On the amateur side of things, we have Richard “Butch” Johnson, a Worcester native who has competed in archery, both nationally and internationally. Johnson, who makes his home in Woodstock, CT, has been a regular at the Olympics ~ he has competed in six different games. In 1995, he helped the U.S. team win a gold medal in Atlanta, which he cites as his high-water competition mark. In the 2000 Sydney games, the U.S. team took a bronze. Johnson was also a part of the U.S. team at the Beijing, Athens, and Barcelona games.

Continuing in the amateur vein, we have another Olympic athlete who hails from this area. Alice Bridges Roche, who graduated from Uxbridge High School, learned to swim at the Whitin Community Center pool in Whitinsville. She competed in the 1936 games in Berlin, the games over which Adolf Hitler presided.

Roche, who was not expected to medal, nonetheless took home a bronze in the 100-meter backstroke. She now makes her home in Carlisle, PA.

Finally, there is Mark Fidrych, a Worcester son who made it to the major leagues and captivated a nation in the process. Fidrych was a pitcher like no other. He was tall, he had long, curly, floppy hair, he talked to himself on the mound, he rearranged the dirt on the mound when it was not to his liking, he got pumped when he got somebody out. In short, he was a unique breath of fresh air who could really bring it. He arrived in the big leagues in 1976 and he pretty much took the place by storm. In his first major league game he threw a seven inning no-hitter. He got the victory, 2-1, giving up only two hits.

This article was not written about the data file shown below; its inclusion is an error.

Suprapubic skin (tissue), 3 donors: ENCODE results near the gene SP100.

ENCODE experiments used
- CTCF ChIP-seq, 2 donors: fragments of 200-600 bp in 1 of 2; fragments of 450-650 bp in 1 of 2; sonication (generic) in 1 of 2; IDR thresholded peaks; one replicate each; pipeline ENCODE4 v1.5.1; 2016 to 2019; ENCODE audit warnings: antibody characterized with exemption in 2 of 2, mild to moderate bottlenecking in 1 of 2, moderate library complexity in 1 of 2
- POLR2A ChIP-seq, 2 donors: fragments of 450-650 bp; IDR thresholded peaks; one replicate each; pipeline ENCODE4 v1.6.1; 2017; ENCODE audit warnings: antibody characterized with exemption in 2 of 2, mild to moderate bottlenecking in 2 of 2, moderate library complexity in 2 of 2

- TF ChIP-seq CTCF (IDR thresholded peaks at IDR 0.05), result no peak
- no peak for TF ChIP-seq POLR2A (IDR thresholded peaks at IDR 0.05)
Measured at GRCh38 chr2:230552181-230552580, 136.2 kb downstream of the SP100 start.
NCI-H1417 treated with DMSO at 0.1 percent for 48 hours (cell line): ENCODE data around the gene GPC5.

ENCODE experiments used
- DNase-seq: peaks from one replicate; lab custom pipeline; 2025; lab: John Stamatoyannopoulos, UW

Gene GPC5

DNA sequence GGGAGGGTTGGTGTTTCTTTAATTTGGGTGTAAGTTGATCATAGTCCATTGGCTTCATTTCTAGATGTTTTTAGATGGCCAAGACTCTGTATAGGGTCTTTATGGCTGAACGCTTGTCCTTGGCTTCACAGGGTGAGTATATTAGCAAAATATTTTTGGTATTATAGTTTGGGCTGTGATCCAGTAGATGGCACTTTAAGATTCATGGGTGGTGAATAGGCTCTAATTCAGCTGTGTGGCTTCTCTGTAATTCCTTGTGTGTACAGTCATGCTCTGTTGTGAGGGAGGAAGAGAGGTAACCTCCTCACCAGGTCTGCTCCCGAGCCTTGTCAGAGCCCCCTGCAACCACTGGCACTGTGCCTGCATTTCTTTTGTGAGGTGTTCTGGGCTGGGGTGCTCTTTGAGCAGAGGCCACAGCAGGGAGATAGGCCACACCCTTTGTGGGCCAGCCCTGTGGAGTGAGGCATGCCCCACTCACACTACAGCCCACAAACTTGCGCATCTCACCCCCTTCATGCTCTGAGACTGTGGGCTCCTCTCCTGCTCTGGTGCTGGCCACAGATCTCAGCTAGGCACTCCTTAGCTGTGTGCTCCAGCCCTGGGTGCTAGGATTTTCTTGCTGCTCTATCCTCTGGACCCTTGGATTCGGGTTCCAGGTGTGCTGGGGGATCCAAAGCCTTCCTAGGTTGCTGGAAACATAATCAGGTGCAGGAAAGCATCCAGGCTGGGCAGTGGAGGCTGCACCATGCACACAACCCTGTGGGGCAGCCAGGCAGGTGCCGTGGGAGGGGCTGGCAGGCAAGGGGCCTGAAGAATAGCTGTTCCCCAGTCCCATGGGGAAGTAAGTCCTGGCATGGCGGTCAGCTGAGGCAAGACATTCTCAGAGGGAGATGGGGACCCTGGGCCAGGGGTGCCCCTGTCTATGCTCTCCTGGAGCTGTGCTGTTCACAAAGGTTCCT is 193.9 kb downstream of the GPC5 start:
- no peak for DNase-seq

Dubbed “The Bird” by one of his teammates because of his resemblance to the Sesame Street character, Fidrych went on that 1976 season to record a 2.34 ERA, to win 19 games, and to pitch 24 complete games. Needless to say, he won the AL Rookie of the Year award and finished second in the Cy Young voting. And,oh yeah, he made the All-Star team. Not bad for a rookie. It was not long before everyone who followed baseball knew about “The Bird” and wanted to watch him pitch. In a word, the kid was a sensation.

Fidrych’s time in the big leagues was far too short. He tore his rotator cuff in 1977, an injury that was not diagnosed until years later ~ after he had left the game. “The Bird” was never the same pitcher and he retired at the age of 29. The early retirement did not faze him, however. He settled quite nicely into life as just plain Fidrych, the guy with the Northborough farm.

His time here with us was also far too short. This April, he died while working under a dump truck at his home. His clothes had become entangled in the machinery of the truck, suffocating him. He was 54 and will be missed.